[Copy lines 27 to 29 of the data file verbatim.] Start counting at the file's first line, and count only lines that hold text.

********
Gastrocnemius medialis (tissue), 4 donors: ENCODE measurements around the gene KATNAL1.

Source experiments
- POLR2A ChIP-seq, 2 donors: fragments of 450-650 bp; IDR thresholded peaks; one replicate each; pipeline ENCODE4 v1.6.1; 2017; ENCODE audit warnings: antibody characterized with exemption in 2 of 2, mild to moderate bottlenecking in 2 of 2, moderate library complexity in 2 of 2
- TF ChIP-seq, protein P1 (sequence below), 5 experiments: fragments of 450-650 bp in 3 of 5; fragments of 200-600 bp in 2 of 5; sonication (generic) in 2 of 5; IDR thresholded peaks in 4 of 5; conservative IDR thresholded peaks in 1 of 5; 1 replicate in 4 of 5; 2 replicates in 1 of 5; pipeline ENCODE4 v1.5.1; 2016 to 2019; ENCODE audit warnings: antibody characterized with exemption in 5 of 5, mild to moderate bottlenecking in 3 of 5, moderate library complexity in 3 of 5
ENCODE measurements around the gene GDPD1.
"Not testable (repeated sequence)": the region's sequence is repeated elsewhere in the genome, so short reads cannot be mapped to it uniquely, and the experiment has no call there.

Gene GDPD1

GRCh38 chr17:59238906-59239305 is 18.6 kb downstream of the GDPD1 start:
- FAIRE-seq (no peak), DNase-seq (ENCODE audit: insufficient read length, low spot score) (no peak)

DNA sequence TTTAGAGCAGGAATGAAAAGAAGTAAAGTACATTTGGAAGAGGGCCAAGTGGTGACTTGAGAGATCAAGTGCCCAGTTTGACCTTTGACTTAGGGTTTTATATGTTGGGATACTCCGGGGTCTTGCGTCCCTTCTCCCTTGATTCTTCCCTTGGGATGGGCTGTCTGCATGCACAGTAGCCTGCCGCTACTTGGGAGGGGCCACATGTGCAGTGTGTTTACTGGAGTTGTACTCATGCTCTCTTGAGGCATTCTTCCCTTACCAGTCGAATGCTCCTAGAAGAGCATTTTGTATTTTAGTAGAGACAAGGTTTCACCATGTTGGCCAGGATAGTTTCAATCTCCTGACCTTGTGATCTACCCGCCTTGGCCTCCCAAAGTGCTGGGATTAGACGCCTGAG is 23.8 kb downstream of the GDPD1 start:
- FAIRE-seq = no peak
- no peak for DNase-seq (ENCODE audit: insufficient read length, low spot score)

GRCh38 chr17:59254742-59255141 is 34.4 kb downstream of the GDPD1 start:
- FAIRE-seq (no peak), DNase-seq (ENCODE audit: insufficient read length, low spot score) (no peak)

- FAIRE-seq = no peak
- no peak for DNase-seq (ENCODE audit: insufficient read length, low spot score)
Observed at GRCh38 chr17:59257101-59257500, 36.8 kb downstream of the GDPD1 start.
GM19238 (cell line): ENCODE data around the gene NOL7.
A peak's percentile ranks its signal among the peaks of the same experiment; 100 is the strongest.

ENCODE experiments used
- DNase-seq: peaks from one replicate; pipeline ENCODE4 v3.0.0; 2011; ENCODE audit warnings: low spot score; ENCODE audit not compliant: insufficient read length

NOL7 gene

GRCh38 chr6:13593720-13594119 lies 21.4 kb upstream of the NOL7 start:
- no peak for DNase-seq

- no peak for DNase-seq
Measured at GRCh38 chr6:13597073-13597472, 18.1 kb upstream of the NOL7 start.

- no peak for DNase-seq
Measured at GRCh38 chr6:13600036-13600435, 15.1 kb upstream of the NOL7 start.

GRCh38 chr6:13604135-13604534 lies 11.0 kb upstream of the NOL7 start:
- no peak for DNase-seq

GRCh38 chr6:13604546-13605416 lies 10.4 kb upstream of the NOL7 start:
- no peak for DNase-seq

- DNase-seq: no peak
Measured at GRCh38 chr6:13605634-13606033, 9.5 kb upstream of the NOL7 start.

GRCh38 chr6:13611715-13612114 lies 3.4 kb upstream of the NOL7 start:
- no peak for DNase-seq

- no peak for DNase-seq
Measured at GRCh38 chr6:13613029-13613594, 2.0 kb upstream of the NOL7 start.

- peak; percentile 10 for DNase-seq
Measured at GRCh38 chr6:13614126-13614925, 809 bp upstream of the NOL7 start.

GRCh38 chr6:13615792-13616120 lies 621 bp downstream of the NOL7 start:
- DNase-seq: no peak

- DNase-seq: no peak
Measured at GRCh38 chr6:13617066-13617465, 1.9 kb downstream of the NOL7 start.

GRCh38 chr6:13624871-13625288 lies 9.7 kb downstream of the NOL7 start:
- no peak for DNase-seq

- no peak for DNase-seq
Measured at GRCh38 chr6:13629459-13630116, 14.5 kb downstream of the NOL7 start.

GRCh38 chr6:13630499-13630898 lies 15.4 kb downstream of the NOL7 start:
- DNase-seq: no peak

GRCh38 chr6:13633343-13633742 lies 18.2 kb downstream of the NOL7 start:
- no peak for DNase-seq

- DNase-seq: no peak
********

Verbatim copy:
- no peak for DNase-seq
Measured at GRCh38 chr6:13600036-13600435, 15.1 kb upstream of the NOL7 start.

GRCh38 chr6:13604135-13604534 lies 11.0 kb upstream of the NOL7 start: